3 April 2023 – The South African Revenue Service (SARS) is pleased to announce its preliminary revenue collection results for the 2022/2023 financial year, which reflects a significant growth trajectory over the past few years.
The revenue collected annually provides 90% of government funding, which indicates SARS’ vital role in providing the resources that government can use for the reconstruction and recovery of the South African economy, as well as contributing to the long-term prosperity of our nation.
As at midnight on 31 March 2023, SARS collected a record gross amount of R2067.8 bn. The net collection after payment of R381.1bn in refunds is R1686.7bn. This is the first time since it was formed that SARS collected more than R2068.bn. The amount paid in refunds is also the largest ever paid since its formation.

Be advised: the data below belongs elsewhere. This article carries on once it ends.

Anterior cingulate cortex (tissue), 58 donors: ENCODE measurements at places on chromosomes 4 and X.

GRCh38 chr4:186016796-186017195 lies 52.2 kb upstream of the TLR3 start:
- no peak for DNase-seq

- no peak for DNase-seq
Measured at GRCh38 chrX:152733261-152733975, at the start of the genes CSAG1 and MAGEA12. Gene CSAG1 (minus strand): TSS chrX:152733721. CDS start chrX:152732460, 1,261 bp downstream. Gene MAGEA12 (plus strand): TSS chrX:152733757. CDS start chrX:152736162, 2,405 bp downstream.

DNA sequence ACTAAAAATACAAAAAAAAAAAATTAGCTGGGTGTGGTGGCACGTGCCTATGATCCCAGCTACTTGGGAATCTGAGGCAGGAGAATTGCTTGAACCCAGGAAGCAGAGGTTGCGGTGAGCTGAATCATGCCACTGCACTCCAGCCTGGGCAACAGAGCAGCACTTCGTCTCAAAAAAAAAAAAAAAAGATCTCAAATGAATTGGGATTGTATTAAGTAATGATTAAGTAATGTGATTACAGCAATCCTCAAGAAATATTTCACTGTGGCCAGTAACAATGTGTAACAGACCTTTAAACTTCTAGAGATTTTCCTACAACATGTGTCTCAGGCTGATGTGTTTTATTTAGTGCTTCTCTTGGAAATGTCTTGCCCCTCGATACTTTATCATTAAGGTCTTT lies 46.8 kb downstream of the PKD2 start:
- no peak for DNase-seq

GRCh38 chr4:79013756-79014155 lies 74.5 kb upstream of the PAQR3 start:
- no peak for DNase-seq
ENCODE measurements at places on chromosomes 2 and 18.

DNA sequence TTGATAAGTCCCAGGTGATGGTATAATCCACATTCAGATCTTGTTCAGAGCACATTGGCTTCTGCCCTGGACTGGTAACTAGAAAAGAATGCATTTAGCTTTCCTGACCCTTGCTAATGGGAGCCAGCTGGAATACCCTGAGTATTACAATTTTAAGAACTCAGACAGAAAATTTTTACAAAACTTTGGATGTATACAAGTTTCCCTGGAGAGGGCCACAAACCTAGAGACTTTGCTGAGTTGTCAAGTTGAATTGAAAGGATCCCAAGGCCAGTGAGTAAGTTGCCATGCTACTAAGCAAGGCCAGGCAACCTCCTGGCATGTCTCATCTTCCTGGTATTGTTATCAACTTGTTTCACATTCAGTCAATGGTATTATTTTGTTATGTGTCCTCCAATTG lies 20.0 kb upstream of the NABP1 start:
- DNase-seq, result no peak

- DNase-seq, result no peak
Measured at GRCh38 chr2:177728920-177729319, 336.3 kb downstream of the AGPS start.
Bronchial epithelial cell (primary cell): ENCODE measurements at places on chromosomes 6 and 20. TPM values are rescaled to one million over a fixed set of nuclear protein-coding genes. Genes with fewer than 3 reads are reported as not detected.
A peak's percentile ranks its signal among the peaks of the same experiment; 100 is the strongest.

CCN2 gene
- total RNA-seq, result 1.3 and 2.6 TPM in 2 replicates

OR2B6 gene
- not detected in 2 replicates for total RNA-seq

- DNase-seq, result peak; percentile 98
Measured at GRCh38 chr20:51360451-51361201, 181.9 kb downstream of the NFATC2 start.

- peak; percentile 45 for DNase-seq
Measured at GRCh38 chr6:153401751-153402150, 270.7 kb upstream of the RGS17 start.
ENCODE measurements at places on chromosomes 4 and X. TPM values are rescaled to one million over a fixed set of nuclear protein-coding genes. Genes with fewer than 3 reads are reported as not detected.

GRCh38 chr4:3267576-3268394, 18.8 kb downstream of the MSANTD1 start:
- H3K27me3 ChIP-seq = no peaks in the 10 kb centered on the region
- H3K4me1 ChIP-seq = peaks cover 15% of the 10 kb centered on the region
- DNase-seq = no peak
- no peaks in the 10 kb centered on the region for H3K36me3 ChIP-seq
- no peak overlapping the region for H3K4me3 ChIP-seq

The 2023 gross amount represents an increase of 9.7% over the 2022 collection of R1884.9bn, while the refunds paid for 2023 is an increase of 18.7% over the 2022 amount of R321.1bn. The 2023 net revenue collected represents year-on-year an increase of 7.9% over the net 2022 amount of R1563.8bn.
The net amount of R1687 billion must be seen against the 2021/22 outcome of R1.568 trillion, representing a year-on-year R123 billion increase.
The achievement of R1.687 trillion represents year-on-year a growth of 7.86% against a nominal GDP growth of around 5.8% or a tax buoyancy of 1.38. In February 2023, the minister set an additional challenge of R94bn, and against that new estimate of R1692bn SARS achieved 99.7%.